Cautious still, Celine and Brink cleared the plateau together. There was little space for the entire platoon, only five at most. With the bodyguards and the leaders, it only had room for one more. That man sat boldly at the edge, a torch in his hand. He wore the white armor of the Ancestors with thick, well-worn boots. His face was thin, beard almost as brown as oak, and eyes the color of old amber. Unlike Luke, he wore his uniform in a much more fitting fashion despite being as thin. He met them with a nod. “Celine.”

Brink didn’t recognize him nor did he know all the men in the Ancestors either. “Who’s this?”

“Wilhelm Baker,” the man introduced himself. His voice was calm and distinct over the crackling of the fire near his face. Brink mentally winced at the last name. Once upon a time, he knew a man with the last name Baker.

“That’s a risk you have in your hand.”

“You haven’t lived here for weeks to make that assumption, sir,” Wilhelm countered. Brink liked him marginally better after that. “Look over there.”

Wilhelm straightened his back and nodded to the ravine below them. With a long skinny finger, he pointed to the bundles of light at the bottom of the bowl. No one here had enough vision to see who was down there at this visibility—even Brink. This man scouted with ease. His eyes darted from one side to another. Absently, the young soldier passed him a night vision helmet. “I forget that you can’t see anything.”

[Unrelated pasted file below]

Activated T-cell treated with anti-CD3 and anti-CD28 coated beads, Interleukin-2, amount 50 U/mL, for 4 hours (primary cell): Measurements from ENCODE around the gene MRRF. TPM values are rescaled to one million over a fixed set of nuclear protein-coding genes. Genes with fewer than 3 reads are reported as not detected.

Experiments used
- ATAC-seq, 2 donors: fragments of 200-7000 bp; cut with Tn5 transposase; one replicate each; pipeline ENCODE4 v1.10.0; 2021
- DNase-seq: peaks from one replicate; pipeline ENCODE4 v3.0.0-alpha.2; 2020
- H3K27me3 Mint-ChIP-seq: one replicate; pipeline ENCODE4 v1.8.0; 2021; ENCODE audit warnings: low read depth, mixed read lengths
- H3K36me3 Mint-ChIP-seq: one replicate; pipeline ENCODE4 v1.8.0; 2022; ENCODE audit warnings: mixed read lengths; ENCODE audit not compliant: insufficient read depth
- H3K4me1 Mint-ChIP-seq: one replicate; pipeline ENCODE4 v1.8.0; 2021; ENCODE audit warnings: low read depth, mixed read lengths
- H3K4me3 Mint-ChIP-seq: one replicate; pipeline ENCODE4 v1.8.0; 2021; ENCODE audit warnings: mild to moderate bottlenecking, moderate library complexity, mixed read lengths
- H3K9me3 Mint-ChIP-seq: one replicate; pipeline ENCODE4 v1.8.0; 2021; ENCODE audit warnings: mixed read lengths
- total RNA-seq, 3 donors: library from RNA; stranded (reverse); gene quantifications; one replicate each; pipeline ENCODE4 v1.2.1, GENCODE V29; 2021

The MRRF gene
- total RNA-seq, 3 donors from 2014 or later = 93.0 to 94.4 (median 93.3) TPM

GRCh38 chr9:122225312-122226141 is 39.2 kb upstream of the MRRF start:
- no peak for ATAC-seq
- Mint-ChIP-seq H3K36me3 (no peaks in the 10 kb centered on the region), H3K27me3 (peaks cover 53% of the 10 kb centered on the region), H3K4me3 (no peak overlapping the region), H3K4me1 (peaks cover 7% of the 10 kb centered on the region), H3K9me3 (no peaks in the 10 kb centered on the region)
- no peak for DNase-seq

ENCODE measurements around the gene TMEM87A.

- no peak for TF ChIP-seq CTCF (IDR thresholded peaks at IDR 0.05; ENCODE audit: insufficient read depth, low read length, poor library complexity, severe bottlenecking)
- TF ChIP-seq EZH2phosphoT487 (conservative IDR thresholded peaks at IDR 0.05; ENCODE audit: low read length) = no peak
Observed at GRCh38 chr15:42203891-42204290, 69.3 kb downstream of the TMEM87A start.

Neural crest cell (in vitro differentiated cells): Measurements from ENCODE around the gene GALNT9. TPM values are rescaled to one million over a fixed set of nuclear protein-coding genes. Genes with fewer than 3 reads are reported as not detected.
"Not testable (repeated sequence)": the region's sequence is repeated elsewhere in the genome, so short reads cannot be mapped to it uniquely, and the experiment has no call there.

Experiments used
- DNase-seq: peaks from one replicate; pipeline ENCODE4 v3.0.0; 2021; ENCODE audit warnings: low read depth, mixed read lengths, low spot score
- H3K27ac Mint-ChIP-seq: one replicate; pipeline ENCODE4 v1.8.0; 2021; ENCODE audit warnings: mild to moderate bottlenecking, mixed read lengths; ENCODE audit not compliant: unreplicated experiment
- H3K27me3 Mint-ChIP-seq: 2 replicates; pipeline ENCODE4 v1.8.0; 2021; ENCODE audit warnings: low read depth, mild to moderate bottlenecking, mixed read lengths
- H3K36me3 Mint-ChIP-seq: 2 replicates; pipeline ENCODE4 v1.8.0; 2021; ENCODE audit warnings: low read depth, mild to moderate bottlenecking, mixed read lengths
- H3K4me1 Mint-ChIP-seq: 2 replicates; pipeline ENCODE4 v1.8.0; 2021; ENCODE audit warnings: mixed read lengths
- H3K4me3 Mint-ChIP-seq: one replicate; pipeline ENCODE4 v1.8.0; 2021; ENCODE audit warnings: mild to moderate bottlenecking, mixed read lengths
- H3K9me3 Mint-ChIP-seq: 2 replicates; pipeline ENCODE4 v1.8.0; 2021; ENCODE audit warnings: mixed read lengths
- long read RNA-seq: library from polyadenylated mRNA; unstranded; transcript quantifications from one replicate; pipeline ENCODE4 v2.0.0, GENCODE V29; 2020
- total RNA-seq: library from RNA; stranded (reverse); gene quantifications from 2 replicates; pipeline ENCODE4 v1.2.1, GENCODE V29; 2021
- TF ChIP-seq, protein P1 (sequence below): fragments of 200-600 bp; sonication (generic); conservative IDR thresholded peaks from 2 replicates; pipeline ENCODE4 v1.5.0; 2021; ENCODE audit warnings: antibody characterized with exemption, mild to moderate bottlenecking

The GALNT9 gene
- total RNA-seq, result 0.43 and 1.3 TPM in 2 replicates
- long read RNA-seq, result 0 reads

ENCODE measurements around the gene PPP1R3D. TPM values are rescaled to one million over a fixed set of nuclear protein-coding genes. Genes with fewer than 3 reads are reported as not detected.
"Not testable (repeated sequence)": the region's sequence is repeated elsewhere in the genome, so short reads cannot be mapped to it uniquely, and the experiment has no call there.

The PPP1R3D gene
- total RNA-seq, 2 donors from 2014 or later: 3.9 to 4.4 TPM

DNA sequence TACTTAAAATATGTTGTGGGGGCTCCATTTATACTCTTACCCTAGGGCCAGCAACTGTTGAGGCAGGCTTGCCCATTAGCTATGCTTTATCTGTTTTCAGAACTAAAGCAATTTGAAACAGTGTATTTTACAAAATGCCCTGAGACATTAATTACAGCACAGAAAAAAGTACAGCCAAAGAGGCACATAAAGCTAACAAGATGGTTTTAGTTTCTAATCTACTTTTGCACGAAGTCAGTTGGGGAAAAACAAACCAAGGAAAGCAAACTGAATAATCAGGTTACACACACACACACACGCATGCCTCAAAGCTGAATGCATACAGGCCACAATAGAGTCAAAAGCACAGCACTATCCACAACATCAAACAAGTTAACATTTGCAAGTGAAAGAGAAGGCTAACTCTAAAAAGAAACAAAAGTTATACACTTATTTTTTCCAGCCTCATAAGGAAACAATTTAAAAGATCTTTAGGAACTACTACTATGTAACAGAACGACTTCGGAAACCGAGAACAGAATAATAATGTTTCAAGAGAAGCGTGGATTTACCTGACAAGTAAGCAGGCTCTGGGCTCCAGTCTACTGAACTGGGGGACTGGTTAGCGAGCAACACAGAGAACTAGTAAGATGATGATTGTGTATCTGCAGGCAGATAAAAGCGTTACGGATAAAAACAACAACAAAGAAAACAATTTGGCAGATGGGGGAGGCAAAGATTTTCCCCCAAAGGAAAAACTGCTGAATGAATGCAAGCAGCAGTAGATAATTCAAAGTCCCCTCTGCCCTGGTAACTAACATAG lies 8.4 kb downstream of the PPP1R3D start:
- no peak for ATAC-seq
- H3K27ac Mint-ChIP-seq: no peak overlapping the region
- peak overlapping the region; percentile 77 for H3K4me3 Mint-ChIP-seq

“Doubt anyone else can,” Miranda muttered.

“No kidding,” Samson agreed with a frown.

Wilhelm laughed. “Plebs.”

Brink put on the helmet and pulled the goggles over his head. These were top notch. He pulled them up from his face, frowning in curiosity. “Where did you get these?”

Wilhelm pointed to Celine and she just shrugged. Of course she did. “I can’t see everything with these eyes, just most things.”

Appeased, he gazed back into the green field of the device. They were down there.

Dark shapes moved across the flat land near the bottom of the valley. A deep gash in the earth surrounded this place, made only accessible by makeshift bridges of old cars and wooden planks. They erected some tents for shelter, old things made of tarp Brink imagined. Among those people appeared to be a long willowy woman in the largest tent. Guards followed her through a pavilion of some sort to talk with a man. Brink wished he could see their face to read their lips. Brink took a sharp breath and turned his head. “Know any information on who’s down there?”

“The woman is the spokesperson for the Messengers from what I gathered.” Wilhelm carefully handed the torch to someone behind him. “Anima, I’ve heard her called.”

“We can also disturb all of the Messengers activities if we kill her.” Miranda ran her finger across her knife.